yoga teachers are competitive assholes
The yoga teaching world has felt more competitive than slinging cocktails on a Saturday night.
I don't have a ton of friends that are yoga teachers. It's mostly cordial and sometimes there's a dial of fake or aloof in passing.
The ones I do have are really fucking awesome.
Most of the competitiveness is downright silly.
Some, though, is not.
And that's where the asshole part comes in.
It's a little swampy sometimes.
Remember in yesterday's email where I wrote, "don't forget to be 6."
Some adults can take that too literally and act 6 all the damn time.
And they add the drama of a 16 year old as their armor too.
Let me back up a bit...
I started an Instagram account in 2012, I was posting regular life photos and the occasional yoga pose photo. Sometimes, I'd write how to do a pose. Or what I was learning from yoga. I was really excited to share this practice because it was changing my life. In a short time, there were thousands of people "following" me on the app.
I found a few yoga teachers on Instagram, like Rachel, that were posting about yoga and life too.
The thing that I loved about Rachel (heck, still do and love her even more): she was honest, carefree, loved yoga, had strong opinions, and she was a yoga teacher that drank tequila (she got a lot of shit for posting a photo of Tequila a few years back. How dare she drink Tequila and call herself a yoga teacher?! Gasp!).
It was absurd. Probably the first time I ever took note on how judgmental and downright asshole-spirited yoga people could be.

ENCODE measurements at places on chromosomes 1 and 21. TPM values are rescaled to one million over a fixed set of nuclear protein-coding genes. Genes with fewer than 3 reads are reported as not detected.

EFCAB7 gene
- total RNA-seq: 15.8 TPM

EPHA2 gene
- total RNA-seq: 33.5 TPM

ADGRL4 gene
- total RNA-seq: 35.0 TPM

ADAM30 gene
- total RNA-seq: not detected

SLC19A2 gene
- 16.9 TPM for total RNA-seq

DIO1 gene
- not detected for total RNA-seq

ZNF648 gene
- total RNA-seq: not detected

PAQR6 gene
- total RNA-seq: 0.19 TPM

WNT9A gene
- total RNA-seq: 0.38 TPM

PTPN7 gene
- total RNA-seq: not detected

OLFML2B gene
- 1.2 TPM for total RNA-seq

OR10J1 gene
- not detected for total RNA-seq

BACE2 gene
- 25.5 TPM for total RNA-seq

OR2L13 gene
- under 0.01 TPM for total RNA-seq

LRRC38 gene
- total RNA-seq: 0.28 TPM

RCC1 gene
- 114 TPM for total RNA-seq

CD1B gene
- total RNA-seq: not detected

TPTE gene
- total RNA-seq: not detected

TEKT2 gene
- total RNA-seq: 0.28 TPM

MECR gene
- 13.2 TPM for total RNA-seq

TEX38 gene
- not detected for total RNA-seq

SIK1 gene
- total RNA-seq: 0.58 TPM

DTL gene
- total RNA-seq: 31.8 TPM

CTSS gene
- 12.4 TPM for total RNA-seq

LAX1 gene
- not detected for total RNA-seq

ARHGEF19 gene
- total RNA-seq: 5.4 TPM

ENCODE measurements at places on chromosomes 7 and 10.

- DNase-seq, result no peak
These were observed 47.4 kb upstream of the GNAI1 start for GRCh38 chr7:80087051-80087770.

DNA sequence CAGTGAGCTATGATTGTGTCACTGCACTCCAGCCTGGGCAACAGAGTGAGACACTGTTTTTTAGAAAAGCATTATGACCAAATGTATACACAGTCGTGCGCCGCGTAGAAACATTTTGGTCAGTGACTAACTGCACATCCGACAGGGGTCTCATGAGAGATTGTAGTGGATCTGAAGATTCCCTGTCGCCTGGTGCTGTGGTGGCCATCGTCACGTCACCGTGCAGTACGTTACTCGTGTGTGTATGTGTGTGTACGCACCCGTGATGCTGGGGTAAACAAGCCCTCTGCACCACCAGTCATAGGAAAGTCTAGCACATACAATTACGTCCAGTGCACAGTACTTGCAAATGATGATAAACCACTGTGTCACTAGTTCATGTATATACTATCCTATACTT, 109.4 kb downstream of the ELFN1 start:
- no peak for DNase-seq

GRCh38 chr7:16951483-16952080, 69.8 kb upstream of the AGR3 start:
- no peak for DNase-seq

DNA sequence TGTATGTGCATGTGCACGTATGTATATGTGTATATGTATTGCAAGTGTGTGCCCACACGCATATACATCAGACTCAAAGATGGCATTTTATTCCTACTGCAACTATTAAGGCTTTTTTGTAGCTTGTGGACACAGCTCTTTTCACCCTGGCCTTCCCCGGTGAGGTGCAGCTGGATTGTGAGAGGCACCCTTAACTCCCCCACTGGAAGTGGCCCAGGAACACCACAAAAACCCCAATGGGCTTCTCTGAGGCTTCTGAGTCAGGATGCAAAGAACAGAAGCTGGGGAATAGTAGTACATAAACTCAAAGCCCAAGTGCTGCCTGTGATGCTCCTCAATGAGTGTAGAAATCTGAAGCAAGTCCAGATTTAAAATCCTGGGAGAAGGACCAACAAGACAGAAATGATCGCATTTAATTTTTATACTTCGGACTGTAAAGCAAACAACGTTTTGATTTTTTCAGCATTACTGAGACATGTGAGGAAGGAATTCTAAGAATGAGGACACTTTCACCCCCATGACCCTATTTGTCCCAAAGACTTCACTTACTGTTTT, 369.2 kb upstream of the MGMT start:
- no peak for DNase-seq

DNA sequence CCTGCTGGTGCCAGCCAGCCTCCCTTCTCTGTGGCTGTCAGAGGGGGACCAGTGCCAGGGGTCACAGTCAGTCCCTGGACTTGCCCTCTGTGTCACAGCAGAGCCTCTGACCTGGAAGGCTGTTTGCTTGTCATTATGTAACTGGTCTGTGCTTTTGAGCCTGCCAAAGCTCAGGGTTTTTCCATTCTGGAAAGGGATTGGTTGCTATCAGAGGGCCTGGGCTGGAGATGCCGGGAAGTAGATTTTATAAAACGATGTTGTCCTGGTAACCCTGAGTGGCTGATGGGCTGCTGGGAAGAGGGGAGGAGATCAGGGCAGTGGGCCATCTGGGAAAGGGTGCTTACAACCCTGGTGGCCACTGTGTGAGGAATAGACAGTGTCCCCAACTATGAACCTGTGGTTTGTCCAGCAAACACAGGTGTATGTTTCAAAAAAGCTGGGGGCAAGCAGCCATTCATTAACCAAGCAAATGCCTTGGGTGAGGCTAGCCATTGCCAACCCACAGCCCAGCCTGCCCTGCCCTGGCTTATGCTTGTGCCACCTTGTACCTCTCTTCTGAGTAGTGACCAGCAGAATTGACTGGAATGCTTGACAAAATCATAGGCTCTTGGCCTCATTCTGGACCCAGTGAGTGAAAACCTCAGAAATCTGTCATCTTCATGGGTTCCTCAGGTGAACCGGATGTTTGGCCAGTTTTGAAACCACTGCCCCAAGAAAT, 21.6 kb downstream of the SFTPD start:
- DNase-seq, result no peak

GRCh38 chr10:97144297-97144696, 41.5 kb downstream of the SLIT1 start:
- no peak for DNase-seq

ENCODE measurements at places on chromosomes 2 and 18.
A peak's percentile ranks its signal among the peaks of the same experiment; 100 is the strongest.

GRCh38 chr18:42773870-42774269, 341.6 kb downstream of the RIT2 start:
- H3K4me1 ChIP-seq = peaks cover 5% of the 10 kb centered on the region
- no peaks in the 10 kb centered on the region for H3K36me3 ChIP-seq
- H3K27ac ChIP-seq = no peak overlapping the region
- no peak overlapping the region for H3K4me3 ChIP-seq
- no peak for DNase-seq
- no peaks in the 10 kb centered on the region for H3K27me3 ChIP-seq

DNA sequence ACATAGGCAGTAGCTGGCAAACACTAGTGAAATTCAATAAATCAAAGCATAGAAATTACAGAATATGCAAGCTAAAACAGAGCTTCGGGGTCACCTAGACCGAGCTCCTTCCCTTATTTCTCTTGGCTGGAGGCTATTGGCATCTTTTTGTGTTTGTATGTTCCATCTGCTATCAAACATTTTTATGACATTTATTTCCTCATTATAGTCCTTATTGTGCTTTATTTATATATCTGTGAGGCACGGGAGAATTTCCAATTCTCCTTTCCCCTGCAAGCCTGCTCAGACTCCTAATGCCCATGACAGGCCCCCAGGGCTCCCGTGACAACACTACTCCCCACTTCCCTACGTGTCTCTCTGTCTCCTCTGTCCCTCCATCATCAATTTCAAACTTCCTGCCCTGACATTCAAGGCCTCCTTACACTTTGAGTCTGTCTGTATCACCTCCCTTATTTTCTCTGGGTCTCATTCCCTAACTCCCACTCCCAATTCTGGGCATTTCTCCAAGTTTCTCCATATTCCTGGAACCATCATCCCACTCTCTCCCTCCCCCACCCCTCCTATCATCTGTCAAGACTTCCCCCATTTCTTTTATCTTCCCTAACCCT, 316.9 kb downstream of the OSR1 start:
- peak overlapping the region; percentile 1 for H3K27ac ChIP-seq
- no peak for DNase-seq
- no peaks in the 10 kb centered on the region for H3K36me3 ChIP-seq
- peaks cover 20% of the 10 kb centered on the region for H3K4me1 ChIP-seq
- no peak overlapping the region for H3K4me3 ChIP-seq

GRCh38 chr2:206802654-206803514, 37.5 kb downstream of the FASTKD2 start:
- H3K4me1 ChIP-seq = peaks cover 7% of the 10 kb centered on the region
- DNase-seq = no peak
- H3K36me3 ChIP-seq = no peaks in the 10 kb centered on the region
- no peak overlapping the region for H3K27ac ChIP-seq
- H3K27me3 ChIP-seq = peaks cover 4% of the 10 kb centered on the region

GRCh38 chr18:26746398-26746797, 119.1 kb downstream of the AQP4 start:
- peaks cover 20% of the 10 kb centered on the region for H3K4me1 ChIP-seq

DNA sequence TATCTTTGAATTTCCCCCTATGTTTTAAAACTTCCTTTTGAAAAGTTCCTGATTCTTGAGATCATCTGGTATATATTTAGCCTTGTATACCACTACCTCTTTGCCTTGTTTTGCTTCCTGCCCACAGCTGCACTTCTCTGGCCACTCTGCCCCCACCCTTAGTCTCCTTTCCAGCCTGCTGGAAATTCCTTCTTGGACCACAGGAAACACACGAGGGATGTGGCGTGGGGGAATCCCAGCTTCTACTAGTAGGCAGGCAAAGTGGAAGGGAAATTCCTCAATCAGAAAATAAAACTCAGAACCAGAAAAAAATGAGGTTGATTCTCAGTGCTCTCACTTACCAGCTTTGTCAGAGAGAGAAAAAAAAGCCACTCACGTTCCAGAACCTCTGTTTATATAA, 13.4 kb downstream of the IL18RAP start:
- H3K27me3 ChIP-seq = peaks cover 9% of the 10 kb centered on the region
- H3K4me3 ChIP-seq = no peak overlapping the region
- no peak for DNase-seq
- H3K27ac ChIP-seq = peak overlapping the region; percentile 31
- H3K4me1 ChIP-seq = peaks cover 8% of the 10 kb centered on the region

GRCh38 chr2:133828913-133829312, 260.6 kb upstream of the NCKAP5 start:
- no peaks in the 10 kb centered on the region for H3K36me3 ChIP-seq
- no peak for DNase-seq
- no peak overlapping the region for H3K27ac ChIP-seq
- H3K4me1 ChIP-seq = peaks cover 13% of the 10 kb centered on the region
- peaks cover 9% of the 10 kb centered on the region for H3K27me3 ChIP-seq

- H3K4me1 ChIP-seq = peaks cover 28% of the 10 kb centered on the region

Around that time, I took some heat from a teacher, whom I respected, that told me what I was sharing online was not yoga and that they'd hoped I wasn't trying to teach yoga with a photo on the internet.
Now, I can shake stupid shit off like that.
But I realized, "wow, yoga teachers are not all cracked up to be peace, love, and light."
Which came with some relief, in a way.
People like to make bad guys out of the "other" guy/gal. Because people don't deal with their own shit. And when you don't deal with your own shit, you end up shitting on other people, along with yourself.
Right now, there are people reading this email not because they love and support me but because they're here to be watchers (And I'm guessing, shit-talkers? I hope I'm wrong).
I've had teachers belittle me, shame me, or attempt to take me down. It still happens.
Within my first year of teaching, there was international attention surrounding my writing, teaching, and life stuff (thanks to social media). I got a paid writing gig with a company and filmed a huge yoga campaign with them. And right after that I was asked to be part of oneOeight and film dozens of yoga classes for an online subscription yoga platform.
Which was cry my eyes out exciting! It's still cry my eyes out exciting!
There's envy there from other teachers and cries as to how I could possibly get those things being a newbie.
Since then --
I've been told that I cared more about having an online presence than showing up for my local community (I understand, to a point, but this is also a part of my livelihood). Countless people say that my classes suck and how dare my little experience grant me to teach on an international yoga channel.
I've had people pretend to be my friend in a way that was more self-serving for them (which sucks and recently went through that scenario for the umpteenth time). There are teachers that weirdly keep tabs on my numbers from classes to social media following, why though?